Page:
Lucky the TurfMutt is shining a spotlight on mixed breed shelter dogs during National Mixed Breed Dog Day, which honors mutts like TurfMutt twice a year – on Dec. 2 and July 31.
This day is all about celebrating and saving mixed breed dogs who are often overlooked in favor of “designer” or pure-bred puppies. A study by the National Animal Interest Alliance (NAIA) reveals that about 95 percent of the dogs in shelters are mutts.
TurfMutt is a mixed breed dog who has an incredible story that has taken him from the streets to stardom. He was rescued by Kris Kiser, President & CEO of the Outdoor Power Equipment Institute (OPEI). Now, Lucky paws it forward by helping kids and families understand the importance of their living landscapes by acting as the spokesdog for TurfMutt, the environmental education program created by OPEI’s Research and Education Foundation.
Since 2009, TurfMutt has reached more than 68 million children, educators and families. He also uses his canine clout as a superdog to bring attention to rescue pets and the “howl-i-days” that celebrate these wonderful animals.
“My life may seem glamorous now, but it didn’t start out that way when I was a homeless dog,” said TurfMutt, who also makes guest appearances via his human, Kiser, on the hit TV show Lucky Dog. “Kris and I believe all dogs deserve the chance at happily-ever-after that I got, and we work hard to make sure prospective pet parents look to shelters and mixed breeds first when they’re considering adding a furry friend to their family.”
Added Kiser, “Unfortunately, mixed breed dogs – mutts like TurfMutt – are often overlooked, which means they spend more time in the shelter or even worse. But mixed breeds have the benefit of bringing the disposition and characteristics of many different breeds to a family, while at the same time diminishing some of the health concerns that can be associated with “designer dogs.” TurfMutt is a shining example of how wonderful mixed breed dogs are, and I would encourage anyone who wants a dog to consider bringing a mutt into their home.”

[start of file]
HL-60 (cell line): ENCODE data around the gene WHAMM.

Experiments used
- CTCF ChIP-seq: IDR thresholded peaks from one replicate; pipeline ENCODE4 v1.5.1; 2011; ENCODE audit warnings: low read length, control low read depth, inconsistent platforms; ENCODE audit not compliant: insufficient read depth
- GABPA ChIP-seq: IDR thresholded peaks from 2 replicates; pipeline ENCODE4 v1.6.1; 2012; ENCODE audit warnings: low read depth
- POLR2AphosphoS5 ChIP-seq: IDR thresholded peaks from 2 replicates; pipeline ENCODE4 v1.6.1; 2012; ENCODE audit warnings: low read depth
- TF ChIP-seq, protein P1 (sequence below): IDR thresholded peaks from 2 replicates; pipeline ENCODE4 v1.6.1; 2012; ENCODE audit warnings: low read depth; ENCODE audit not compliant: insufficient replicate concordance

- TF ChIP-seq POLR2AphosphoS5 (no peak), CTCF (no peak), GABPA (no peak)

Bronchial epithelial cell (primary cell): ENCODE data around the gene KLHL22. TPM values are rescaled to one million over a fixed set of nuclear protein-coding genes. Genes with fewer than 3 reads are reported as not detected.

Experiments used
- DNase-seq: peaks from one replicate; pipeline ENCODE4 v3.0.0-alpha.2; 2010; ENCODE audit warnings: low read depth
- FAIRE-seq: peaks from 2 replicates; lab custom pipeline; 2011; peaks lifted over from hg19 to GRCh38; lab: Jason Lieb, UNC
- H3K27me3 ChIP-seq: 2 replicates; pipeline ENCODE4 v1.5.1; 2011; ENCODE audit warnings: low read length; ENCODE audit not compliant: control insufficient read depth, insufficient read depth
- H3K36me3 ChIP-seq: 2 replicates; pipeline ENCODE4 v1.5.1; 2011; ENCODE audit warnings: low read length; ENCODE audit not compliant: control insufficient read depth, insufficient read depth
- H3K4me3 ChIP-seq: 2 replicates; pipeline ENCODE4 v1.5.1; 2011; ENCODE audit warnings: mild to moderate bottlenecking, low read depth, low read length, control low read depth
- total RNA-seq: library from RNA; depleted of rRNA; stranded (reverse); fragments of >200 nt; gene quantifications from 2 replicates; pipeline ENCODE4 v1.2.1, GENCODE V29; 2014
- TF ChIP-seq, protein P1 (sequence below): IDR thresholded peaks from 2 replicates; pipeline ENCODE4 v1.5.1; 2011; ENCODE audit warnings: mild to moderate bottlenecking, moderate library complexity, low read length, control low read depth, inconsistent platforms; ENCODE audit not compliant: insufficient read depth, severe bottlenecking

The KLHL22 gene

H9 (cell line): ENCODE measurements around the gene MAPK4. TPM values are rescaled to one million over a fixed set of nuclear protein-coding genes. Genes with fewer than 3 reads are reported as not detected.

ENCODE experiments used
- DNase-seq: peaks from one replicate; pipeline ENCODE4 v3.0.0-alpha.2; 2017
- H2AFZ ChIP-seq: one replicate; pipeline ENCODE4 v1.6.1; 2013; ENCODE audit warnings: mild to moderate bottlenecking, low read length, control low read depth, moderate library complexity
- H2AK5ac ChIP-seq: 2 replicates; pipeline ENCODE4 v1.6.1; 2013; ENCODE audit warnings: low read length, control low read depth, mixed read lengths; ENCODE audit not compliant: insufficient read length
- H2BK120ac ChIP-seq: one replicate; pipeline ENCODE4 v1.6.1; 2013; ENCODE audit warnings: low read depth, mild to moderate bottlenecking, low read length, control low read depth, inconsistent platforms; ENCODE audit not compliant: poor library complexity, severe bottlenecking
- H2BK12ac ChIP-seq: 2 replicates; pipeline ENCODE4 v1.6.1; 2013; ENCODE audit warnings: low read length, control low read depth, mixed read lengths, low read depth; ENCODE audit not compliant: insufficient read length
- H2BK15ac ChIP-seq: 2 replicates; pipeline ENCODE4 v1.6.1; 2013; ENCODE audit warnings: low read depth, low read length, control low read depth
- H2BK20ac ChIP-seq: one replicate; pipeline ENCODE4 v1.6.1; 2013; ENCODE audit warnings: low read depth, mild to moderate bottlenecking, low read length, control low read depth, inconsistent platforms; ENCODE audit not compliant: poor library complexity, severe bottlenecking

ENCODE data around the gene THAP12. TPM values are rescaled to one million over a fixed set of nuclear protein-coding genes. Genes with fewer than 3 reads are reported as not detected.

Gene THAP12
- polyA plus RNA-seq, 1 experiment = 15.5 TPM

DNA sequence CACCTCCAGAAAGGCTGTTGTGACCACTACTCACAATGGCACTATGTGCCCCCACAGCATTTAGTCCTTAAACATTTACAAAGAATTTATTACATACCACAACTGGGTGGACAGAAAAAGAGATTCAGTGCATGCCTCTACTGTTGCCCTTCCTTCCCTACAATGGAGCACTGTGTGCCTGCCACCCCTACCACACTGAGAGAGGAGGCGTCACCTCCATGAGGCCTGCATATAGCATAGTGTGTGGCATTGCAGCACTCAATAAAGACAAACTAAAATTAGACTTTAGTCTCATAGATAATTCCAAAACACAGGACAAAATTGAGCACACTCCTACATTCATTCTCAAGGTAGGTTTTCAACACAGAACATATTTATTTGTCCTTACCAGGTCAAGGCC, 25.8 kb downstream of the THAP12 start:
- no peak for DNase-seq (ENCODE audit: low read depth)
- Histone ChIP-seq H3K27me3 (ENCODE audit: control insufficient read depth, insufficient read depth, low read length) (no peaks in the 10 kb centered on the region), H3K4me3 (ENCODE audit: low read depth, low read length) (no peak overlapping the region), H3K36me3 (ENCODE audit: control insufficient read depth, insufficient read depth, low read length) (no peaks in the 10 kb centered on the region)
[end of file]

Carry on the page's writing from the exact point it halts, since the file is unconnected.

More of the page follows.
For those who are in the market for a new family friend, Kiser said that Mixed Breed Dog Day is the perfect chance to visit a local shelter.
Those interested in helping TurfMutt on his mission can:
-Share the plight of mixed breed dogs with friends and family.
-Share pictures of the family mutt on social media to draw attention to Mixed Breed Dog Day.
-Donate time or money to a local shelter or rescue organization.
TurfMutt was created by the Outdoor Power Equipment Institute’s (OPEI) Research and Education Foundation and has reached more than 68 million children, educators and families since 2009. Through classroom materials developed with Scholastic, TurfMutt teaches students and teachers how to “save the planet, one yard at a time.” TurfMutt is an official USGBC® Education Partner and education resource at the U.S. Department of Education’s Green Ribbon Schools, the U.S. Department of Energy, the U.S. Environmental Protection Agency, Green Apple, the Center for Green Schools, the Outdoors Alliance for Kids, the National Energy Education Development (NEED) project, Climate Change Live, Petfinder and the U.S. Fish and Wildlife Service. In 2017, the TurfMutt animated video series won the coveted Cynopsis Kids Imagination Award for Best Interstitial Series. TurfMutt’s personal, home habitat also is featured in the 2017 and the upcoming 2018 Wildlife Habitat Council calendars. More information is at www.TurfMutt.com.
For those who are inspired, there are plenty of local shelters to adopt from or to volunteer at in Sevier and Knox Counties.
One of those is Pets without Parents, located in Sevierville at 901 Mize Ln. Pets without Parents is a non-profit shelter established in 2011 which houses dogs, cats and smaller animals such as bunnies or hamsters.
To learn more about Pets without Parents, or to make a donation, visit www.pwpshelter.com. They can also be reached by phone at 286-9411.
Another option for those closer to the Knoxville area is Young-Williams Animal Shelter, located at 3201 Division St.
They have a wide variety of cats and dogs as well as one rabbit currently. They are in need of foster homes for the pets, adoptions and donations. For more information about Young-Williams Animal Shelter, visit www.young-williams.org. They can be reached by phone at 215-6599.
For these animals, a little help can go a long way, pushing them closer and closer to finding their home.

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